All she had to do was edit 42 urban planning master's projects and theses for a freelance paycheck, but Nichole Huff didn't just edit the papers. She picked up their message and ran with it.
After completing the contractual work for Virginia Commonwealth University last year, Ms. Huff, 24, began thinking about how to translate what she had learned into a project for Scenic Pittsburgh, for which she is communications director.
"A lot of the papers were surveys of the environment," she said. "I decided I could do something like that here."
The South Hills native began talking to Greg Jones, executive director of Economic Development South, a comprehensive planning alliance of Brentwood, Baldwin Borough, Whitehall, Carrick and Overbrook. They devised a plan for Ms. Huff to conduct a scenic asset inventory of 3.5 miles of Brownsville Road.
"They do cross-municipal stuff, which is exciting in that it offers a new way of doing things," she said.
Economic Development South promotes regional transportation planning and economic development through multi-municipal cooperation. The scenic asset inventory is one of three studies that include a public safety analysis of the same stretch of road by the Community Technical Assistance Center and a planning study of eight business districts along Brownsville Road by Jackson/Clark Partners.
The Pittsburgh Partnership for Neighborhood Development granted $35,000 as a portion of the total funding.
"We look at corridors in terms of comprehensive development regardless of neighborhood lines," said Steph Miller, manager of projects and initiatives for Economic Development South. "So if you're looking at the highest and best use of a place, it shouldn't matter who controls it. When we look at opportunities, we can overlay them with Nichole's recommendations to preserve an asset or remediate some issues.
"All the plans are wrapping up and we will layer them and start setting priorities within the next month."
Early this year, Ms. Huff began trekking Brownsville Road taking notes and photographs.
The graduate in English writing from the University of Pittsburgh has become a passionate devotee of urban planning.
"We talk about conservation and preservation in the abstract a lot," she said. "I wanted a tool to quantify scenic assets and to evaluate their impact on the overall environment."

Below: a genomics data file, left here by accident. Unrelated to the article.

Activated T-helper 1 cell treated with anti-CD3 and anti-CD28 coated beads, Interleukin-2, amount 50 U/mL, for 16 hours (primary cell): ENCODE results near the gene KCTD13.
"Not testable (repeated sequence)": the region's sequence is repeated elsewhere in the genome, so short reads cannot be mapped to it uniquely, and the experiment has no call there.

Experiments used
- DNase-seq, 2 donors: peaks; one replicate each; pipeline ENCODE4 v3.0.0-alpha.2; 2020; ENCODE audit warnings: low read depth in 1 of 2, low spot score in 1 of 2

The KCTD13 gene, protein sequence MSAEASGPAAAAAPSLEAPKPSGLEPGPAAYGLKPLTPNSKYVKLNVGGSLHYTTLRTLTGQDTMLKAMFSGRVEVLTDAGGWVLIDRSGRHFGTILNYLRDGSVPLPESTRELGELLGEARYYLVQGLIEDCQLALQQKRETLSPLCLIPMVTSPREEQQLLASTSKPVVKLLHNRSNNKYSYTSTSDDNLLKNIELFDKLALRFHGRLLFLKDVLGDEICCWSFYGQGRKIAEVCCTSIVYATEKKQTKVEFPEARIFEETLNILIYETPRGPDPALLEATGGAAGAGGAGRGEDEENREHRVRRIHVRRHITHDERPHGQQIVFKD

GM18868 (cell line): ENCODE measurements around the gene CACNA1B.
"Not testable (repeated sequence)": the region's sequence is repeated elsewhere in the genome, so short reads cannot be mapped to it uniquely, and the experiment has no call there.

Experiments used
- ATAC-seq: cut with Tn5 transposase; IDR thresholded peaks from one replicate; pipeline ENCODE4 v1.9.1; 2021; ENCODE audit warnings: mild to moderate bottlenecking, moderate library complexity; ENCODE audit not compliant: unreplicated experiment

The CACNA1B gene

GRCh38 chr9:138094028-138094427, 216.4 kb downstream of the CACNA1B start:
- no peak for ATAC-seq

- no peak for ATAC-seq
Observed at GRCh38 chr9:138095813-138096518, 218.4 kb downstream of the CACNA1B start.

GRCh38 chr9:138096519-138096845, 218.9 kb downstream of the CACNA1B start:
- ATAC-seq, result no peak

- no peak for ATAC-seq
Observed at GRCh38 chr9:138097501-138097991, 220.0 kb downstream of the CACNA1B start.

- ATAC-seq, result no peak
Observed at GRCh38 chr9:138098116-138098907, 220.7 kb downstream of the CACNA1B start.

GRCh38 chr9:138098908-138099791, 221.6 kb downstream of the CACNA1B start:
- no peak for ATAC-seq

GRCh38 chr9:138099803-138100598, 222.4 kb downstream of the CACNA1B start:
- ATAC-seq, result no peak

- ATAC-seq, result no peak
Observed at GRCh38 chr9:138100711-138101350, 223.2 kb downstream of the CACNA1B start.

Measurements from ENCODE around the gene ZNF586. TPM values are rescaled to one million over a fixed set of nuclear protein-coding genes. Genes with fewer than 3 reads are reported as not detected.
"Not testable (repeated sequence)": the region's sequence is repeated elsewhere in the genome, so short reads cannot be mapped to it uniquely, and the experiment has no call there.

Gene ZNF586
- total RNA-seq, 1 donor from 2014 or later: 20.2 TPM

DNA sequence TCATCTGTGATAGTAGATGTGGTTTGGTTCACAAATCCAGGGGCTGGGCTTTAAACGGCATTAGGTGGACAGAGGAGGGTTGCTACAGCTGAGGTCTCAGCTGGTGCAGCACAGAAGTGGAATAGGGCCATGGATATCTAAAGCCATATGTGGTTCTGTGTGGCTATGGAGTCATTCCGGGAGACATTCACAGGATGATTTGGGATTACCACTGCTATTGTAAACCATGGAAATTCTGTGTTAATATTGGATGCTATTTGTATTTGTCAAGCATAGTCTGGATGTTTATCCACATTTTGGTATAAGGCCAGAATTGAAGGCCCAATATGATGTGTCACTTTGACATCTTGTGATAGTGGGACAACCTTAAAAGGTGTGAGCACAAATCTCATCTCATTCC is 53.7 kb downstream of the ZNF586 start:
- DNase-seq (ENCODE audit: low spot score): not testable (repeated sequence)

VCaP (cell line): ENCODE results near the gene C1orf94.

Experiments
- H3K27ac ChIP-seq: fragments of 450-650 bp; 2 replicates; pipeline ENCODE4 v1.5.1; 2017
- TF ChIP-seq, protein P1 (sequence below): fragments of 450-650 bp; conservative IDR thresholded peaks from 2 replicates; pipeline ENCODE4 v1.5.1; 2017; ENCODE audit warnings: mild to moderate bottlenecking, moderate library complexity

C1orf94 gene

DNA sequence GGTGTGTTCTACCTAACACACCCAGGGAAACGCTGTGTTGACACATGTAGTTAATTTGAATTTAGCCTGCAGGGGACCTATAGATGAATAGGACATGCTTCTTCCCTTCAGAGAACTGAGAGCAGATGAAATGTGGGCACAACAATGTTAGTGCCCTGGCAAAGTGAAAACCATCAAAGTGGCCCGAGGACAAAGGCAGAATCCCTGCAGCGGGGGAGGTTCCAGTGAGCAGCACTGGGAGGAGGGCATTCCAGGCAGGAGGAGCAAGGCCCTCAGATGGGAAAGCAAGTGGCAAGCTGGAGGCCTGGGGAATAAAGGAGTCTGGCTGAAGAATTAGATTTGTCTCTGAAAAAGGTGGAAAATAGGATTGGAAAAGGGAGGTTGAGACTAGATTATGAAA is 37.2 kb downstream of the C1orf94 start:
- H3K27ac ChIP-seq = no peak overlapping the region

A scenic asset isn't just a beautiful view, she said.
It is also a length of passable, attractive sidewalk, a stretch of attractive buildings or a modest view that isn't interrupted by utility lines.
"It's almost impossible to take a photo of a scenic asset on Brownsville Road without the visual clutter of utility lines and light poles," she said. "The vistas are exclusively cemeteries. And there are many inconsistencies -- trees and vistas interrupted by crumbling sidewalks" and a beautiful structure adjacent to a dirty building with a shabby or gaudy sign.
The corridor runs through Carrick and Brentwood along a ridge, she said, "and from the back of every building you can see rolling hills with homes and trees beyond," she said.
"That is so uniquely Pittsburgh. For the last two years I have been thinking about what defines Pittsburgh as a space. What tells you you are in Pittsburgh? I can't think of anything more Pittsburgh than these neighborhood views. And the greenery. The greenery here riots."
As for Brownsville Road, she said, "There is a definite point at which things start to change" -- when you cross from Brentwood to Carrick. "We want to see that line blur. Some TLC needs to be paid to the visual environment in Carrick."
Her report recommends that Economic Development South target the blight beside strong scenic assets first. It recommends the burial of utility lines and a consistent aesthetic for Brownsville Road.
Ms. Miller said burying utility lines is "a long-term planning effort" but that utility lines could be relocated to the backs of buildings as was done on Western Avenue in Allegheny West.
"It's amazing what that's done for Western Avenue, but that was a five-year process."
Scenic Pittsburgh's most public campaign in recent years has been against billboards and outdoor advertising, but it also advocates for community and transportation planning, conservation, scenic byways, easements and view protection.
"My passion is for the city," Ms. Huff said. "I'm excited to be one of the young people working to make Pittsburgh a vibrant, healthy place."